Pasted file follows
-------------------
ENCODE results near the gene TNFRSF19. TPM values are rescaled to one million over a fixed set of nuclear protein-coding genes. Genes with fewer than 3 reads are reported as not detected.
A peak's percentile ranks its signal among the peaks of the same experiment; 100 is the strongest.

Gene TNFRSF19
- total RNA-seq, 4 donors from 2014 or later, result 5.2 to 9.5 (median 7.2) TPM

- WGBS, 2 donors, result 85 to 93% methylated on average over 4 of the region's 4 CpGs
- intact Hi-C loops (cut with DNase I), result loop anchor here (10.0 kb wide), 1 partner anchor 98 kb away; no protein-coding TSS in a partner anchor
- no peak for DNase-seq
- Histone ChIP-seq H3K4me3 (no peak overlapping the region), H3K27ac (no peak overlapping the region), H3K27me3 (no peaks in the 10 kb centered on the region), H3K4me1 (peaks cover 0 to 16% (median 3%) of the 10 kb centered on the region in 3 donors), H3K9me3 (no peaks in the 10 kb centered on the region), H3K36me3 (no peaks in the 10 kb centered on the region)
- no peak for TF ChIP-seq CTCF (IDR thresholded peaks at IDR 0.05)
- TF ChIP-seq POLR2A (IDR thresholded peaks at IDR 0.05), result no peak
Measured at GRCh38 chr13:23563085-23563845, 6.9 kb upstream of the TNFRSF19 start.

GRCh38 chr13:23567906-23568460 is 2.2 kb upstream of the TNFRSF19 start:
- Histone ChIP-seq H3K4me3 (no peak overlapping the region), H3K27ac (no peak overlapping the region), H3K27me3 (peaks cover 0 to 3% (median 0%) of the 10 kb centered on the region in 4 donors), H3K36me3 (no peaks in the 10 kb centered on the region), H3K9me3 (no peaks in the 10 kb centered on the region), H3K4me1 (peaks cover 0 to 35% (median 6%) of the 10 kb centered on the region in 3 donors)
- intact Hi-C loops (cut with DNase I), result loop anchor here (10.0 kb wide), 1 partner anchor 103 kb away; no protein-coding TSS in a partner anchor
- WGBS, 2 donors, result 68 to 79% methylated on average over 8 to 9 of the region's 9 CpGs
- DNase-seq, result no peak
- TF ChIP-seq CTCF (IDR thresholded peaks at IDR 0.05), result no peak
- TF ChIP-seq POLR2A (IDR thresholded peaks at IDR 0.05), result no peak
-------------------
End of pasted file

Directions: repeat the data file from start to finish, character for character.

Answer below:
ENCODE results near the gene TNFRSF19. TPM values are rescaled to one million over a fixed set of nuclear protein-coding genes. Genes with fewer than 3 reads are reported as not detected.
A peak's percentile ranks its signal among the peaks of the same experiment; 100 is the strongest.

Gene TNFRSF19
- total RNA-seq, 4 donors from 2014 or later, result 5.2 to 9.5 (median 7.2) TPM

- WGBS, 2 donors, result 85 to 93% methylated on average over 4 of the region's 4 CpGs
- intact Hi-C loops (cut with DNase I), result loop anchor here (10.0 kb wide), 1 partner anchor 98 kb away; no protein-coding TSS in a partner anchor
- no peak for DNase-seq
- Histone ChIP-seq H3K4me3 (no peak overlapping the region), H3K27ac (no peak overlapping the region), H3K27me3 (no peaks in the 10 kb centered on the region), H3K4me1 (peaks cover 0 to 16% (median 3%) of the 10 kb centered on the region in 3 donors), H3K9me3 (no peaks in the 10 kb centered on the region), H3K36me3 (no peaks in the 10 kb centered on the region)
- no peak for TF ChIP-seq CTCF (IDR thresholded peaks at IDR 0.05)
- TF ChIP-seq POLR2A (IDR thresholded peaks at IDR 0.05), result no peak
Measured at GRCh38 chr13:23563085-23563845, 6.9 kb upstream of the TNFRSF19 start.

GRCh38 chr13:23567906-23568460 is 2.2 kb upstream of the TNFRSF19 start:
- Histone ChIP-seq H3K4me3 (no peak overlapping the region), H3K27ac (no peak overlapping the region), H3K27me3 (peaks cover 0 to 3% (median 0%) of the 10 kb centered on the region in 4 donors), H3K36me3 (no peaks in the 10 kb centered on the region), H3K9me3 (no peaks in the 10 kb centered on the region), H3K4me1 (peaks cover 0 to 35% (median 6%) of the 10 kb centered on the region in 3 donors)
- intact Hi-C loops (cut with DNase I), result loop anchor here (10.0 kb wide), 1 partner anchor 103 kb away; no protein-coding TSS in a partner anchor
- WGBS, 2 donors, result 68 to 79% methylated on average over 8 to 9 of the region's 9 CpGs
- DNase-seq, result no peak
- TF ChIP-seq CTCF (IDR thresholded peaks at IDR 0.05), result no peak
- TF ChIP-seq POLR2A (IDR thresholded peaks at IDR 0.05), result no peak